Major depressive disorder (MDD) is cross-sectionally and longitudinally associated with risk of type 2 diabetes (T2DM), as well as with an increased risk of micro- and macrovascular complications, worse metabolic control, and all-cause mortality. There is less evidence about similar associations between minor depression (MinD), the focus of this application, and T2DM or its secondary complications. We hypothesize that MinD, based on Diagnostic and Statistical Manual-IV-Text Revised (DSM-IV-TR) criteria, among adults with T2DM is prevalent and is associated with poor metabolic control, as is seen in MDD, and that this association might be explained by behavioral and biological factors associated with these disorders (i.e., poor health behaviors, impaired problem solving ability, and subclinical hypercortisolism). To preliminarily examine this hypothesis, our study has the following specific aims: 1) To estimate the prevalence of MinD in a clinic-based sample of adults with T2DM and compare it to the prevalence of MDD. 2) To compare glycemic control, assessed by glycated hemoglobin (HbA1c), between diabetic individuals with MinD and diabetic individuals with a) MDD or b) no depression. Secondary outcome measures of metabolic control will include LDL-cholesterol, HDL-cholesterol, triglycerides, body-mass index, waist circumference, blood pressure, and presence of diabetic complications. Our secondary aim will be to examine behavioral and hormonal factors that might explain the association between MinD and glycemic control among individuals with T2DM. To accomplish these aims, we propose to screen a clinical sample of up to 750 adults (250/year) with T2DM for depressive symptoms using the Patient Health Questionnaire-2 (PHQ-2) to identify 100 individuals who screen positive for a depressive disorder. We will perform a structured diagnostic psychiatric interview on these 100 individuals, which will enable us to differentiate MinD from MDD and other milder depressive disorders using DSM-IV-TR criteria. We will also perform a structured diagnostic interview on a random sample of 50 controls who screen negative on the PHQ-2 to adjust our prevalence estimates for screening biases on the PHQ-2. We will assess behavioral factors (diabetes-related health behaviors and problem-solving ability) in all participants and will assess subclinical hypercortisolism, using a dexamethasone suppression test, in all 100 subjects who screen positive on the PHQ-2 and in 50 random controls who screen negative on the PHQ-2. This preliminary study will be one of the first to establish the crude prevalence of MinD as a distinct disorder in a clinic-based sample and using a structured diagnostic interview.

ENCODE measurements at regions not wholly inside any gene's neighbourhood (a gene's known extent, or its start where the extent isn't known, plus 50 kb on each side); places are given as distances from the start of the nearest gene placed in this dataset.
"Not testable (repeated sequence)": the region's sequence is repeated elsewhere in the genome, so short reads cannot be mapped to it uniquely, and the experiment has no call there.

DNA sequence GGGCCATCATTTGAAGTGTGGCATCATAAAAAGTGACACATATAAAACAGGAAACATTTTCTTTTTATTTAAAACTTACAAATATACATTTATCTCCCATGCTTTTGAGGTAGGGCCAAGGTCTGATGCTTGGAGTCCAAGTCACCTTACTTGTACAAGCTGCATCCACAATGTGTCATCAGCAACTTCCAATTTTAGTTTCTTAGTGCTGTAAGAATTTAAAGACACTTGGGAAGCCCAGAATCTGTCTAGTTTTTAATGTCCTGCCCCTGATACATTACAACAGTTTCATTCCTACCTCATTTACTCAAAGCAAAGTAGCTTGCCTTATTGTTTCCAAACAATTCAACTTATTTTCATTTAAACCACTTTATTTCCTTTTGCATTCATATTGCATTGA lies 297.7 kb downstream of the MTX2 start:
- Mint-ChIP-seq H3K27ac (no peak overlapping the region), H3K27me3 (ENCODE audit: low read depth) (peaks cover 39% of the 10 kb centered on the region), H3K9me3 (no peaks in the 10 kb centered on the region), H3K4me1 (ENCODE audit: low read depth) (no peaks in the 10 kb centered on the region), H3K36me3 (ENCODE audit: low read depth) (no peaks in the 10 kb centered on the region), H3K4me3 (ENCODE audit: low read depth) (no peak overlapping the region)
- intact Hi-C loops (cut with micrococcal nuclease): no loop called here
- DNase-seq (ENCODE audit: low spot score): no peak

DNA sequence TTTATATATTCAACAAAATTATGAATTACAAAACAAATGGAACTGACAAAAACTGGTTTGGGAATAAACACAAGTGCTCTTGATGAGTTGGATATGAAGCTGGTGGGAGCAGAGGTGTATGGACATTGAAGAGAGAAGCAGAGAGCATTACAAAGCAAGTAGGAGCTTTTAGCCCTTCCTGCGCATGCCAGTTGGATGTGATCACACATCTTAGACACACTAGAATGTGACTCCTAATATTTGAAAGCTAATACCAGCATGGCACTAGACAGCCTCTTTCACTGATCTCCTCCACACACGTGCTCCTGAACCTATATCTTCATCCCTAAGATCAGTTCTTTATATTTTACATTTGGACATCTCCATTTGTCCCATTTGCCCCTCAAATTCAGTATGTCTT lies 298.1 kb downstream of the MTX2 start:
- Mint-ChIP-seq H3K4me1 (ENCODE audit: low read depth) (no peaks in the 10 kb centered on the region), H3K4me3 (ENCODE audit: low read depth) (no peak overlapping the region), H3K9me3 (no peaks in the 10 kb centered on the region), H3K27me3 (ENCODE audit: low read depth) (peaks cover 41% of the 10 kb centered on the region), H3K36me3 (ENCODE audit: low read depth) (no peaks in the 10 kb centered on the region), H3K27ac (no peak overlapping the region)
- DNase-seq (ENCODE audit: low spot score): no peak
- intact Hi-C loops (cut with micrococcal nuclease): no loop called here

Public Health Relevance

We will screen a clinical sample of up to 750 adults (250/year) with type 2 diabetes for depressive symptoms using a questionnaire to identify 100 individuals who screen positive for a depressive disorder. We will perform a structured diagnostic psychiatric interview on these 100 individuals plus a random sample of 50 individuals who screen negative, which will enable us to estimate the frequency (prevalence) of minor depression, a milder depressive disorder, and distinguish it from major depression. We will compare metabolic control of diabetes between those with minor depression and those with 1) major depression and 2) no depression and explore whether behavioral and hormonal factors might explain the association.

National Institute of Health (NIH)
National Institute of Diabetes and Digestive and Kidney Diseases (NIDDK)
Small Research Grants (R03)
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Diabetes, Endocrinology and Metabolic Diseases B Subcommittee (DDK)
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Mcbryde, Kevin D
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Johns Hopkins University
Internal Medicine/Medicine
Schools of Medicine
United States
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